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Issued: February 24, 2011
Subject: Guidance to Financial Institutions on Recent Events in Libya

The Financial Crimes Enforcement Network (FinCEN) is issuing this Advisory to U.S. financial institutions to take reasonable risk-based steps with respect to the potential increased movement of assets that may be related to the situation in Libya.1 During this period of uncertainty, FinCEN is issuing this Advisory to remind U.S. financial institutions of their requirement to apply enhanced scrutiny for private banking accounts held by or on behalf of senior foreign political figures2 and to monitor transactions that could potentially represent misappropriated or diverted state assets, proceeds of bribery or other illegal payments, or other public corruption proceeds. Financial institutions should be aware of the possible impact the events in Libya may have on patterns of financial activity when assessing risks related to particular customers and transactions.


If a financial institution knows, suspects, or has reason to suspect that a transaction relating to senior foreign political figures involves funds derived from illicit activity, if the transaction appears to have no business or lawful purpose, or if a customer has engaged in activities indicative of money laundering, terrorist financing, or any other violation of federal law or regulation, the financial institution must file a Suspicious Activity Report (SAR).3 Additionally, covered financial institutions are reminded of the regulations implementing section 312 of the USA PATRIOT Act, (31 U.S.C. 5318(i)), which require a written due diligence program for private banking accounts held for non-U.S. persons designed to detect and report any known or suspected money laundering or other suspicious activity.4 In instances where senior foreign political figures maintain private banking accounts at a covered institution, those financial institutions are required to apply enhanced scrutiny of such accounts to detect and report transactions that may involve the proceeds of foreign corruption.5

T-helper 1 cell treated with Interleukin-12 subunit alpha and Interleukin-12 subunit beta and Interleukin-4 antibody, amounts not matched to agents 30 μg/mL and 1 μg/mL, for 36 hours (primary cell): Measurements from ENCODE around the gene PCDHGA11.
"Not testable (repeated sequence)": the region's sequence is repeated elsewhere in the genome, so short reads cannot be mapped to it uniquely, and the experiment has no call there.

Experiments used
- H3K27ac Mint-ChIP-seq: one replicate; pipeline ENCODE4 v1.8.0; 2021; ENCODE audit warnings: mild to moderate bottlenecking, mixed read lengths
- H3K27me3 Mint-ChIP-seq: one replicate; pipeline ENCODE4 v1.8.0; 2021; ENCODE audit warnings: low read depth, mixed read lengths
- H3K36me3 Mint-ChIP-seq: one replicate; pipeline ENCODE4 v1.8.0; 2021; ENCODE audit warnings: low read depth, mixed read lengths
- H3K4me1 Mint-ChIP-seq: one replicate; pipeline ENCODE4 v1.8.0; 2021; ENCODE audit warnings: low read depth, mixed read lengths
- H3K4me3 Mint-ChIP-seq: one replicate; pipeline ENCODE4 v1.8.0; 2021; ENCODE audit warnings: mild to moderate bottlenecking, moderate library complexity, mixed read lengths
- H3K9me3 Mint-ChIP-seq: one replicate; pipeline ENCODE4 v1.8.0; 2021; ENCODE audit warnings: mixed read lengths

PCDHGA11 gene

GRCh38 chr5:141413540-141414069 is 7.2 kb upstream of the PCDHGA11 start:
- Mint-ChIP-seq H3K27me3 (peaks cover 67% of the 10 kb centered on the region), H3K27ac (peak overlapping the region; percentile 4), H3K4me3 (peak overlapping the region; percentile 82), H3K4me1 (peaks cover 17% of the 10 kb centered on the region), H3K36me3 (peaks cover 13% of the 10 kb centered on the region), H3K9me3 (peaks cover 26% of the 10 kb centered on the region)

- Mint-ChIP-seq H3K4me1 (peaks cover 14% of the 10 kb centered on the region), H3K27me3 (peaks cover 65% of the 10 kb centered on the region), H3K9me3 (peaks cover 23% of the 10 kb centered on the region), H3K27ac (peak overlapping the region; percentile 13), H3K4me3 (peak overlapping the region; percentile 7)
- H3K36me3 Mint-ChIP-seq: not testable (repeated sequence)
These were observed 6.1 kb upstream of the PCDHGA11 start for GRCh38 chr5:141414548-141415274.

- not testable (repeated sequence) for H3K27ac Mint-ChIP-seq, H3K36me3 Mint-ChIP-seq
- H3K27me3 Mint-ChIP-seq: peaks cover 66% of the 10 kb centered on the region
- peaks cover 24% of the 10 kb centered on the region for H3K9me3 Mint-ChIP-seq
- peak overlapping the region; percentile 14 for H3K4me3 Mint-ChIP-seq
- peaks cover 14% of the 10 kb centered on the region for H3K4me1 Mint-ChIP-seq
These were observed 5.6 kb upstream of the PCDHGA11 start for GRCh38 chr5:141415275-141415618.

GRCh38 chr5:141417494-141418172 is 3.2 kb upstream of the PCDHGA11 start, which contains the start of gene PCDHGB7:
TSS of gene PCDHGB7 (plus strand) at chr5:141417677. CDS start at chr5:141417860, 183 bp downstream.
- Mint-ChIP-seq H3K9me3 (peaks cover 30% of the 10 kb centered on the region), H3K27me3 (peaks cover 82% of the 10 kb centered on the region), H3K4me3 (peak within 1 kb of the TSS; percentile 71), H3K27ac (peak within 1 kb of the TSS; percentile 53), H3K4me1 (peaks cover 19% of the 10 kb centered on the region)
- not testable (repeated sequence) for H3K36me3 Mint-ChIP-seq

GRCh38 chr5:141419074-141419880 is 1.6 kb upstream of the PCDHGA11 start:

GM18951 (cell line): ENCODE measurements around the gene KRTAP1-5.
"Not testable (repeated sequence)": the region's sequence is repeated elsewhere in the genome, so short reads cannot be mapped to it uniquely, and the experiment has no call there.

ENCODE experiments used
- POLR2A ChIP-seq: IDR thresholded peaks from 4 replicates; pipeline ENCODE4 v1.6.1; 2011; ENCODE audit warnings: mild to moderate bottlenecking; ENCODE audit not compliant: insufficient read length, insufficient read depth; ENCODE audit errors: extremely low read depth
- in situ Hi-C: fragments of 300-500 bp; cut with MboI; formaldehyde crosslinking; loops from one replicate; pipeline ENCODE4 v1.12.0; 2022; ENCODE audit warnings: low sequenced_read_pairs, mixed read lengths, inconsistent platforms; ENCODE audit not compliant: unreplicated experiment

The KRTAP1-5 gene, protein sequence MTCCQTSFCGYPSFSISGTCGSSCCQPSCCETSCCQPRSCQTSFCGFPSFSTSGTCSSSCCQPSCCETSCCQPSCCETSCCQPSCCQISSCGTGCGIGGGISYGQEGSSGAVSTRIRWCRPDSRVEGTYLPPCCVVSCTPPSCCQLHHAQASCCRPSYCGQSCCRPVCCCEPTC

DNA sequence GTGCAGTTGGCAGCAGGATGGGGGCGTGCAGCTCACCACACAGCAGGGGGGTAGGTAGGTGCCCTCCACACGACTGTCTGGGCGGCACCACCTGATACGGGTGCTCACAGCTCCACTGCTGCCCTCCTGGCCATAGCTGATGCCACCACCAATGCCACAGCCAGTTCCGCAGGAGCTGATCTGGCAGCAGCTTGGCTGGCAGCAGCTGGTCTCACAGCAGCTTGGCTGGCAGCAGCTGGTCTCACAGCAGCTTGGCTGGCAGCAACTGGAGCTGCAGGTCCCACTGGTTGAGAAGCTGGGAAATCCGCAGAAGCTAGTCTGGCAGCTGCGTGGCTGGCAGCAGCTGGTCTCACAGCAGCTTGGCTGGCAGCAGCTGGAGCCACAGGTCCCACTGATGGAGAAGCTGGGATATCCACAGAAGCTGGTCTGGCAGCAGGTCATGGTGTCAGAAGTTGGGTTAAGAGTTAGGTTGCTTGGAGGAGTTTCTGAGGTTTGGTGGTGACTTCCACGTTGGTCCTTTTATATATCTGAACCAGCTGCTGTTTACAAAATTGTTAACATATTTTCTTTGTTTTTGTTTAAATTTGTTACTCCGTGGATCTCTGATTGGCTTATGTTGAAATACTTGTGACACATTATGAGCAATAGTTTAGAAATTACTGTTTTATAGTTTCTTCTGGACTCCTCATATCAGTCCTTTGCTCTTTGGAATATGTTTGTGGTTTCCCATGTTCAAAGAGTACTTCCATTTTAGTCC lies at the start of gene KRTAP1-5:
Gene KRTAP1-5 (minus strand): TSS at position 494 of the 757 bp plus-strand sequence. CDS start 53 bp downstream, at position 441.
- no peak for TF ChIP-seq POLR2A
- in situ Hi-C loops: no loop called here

In April 2008, FinCEN issued Guidance to assist financial institutions on reporting suspicious activity regarding proceeds of foreign corruption.6 That Guidance also highlights potential indicators of transactions that may be related to proceeds of foreign corruption. Financial institutions may find this Guidance useful in assisting with suspicious activity monitoring and due diligence requirements related to senior foreign political figures.

Questions or comments regarding the contents of this advisory should be addressed to the FinCEN Regulatory Helpline at 800-949-2732.

1 For the latest information from the United States Department of State regarding developments in Libya, please see
2 "Senior foreign political figure" means a current or former senior official of a foreign government or of a major foreign political party; a senior executive of a foreign government-owned commercial enterprise; a corporation, business, or other entity that has been formed by, or of the benefit of, any such individual; the immediate family members of any such individual; and a person who is widely and publicly known (or is actually known by the relevant covered financial institution) to be a close associate of such individual. For the purposes of this definition, "senior official or executive" means an individual with substantial authority over policy, operations, or the use of government-owned resources and "immediate family member" means spouses, parents, siblings, children and a spouse's parents and siblings. See 31 CFR 103.178(c) and 31 CFR 103.175(r).
3 See, e.g., 31 CFR 103.18.
4 See, generally, 31 CFR 103.178.
5 31 CFR 103.178(c).
6 See "Guidance to Financial Institutions on Filing Suspicious Activity Reports Regarding the Proceeds of Foreign Corruption," FIN-2008-G005 (April 17, 2008).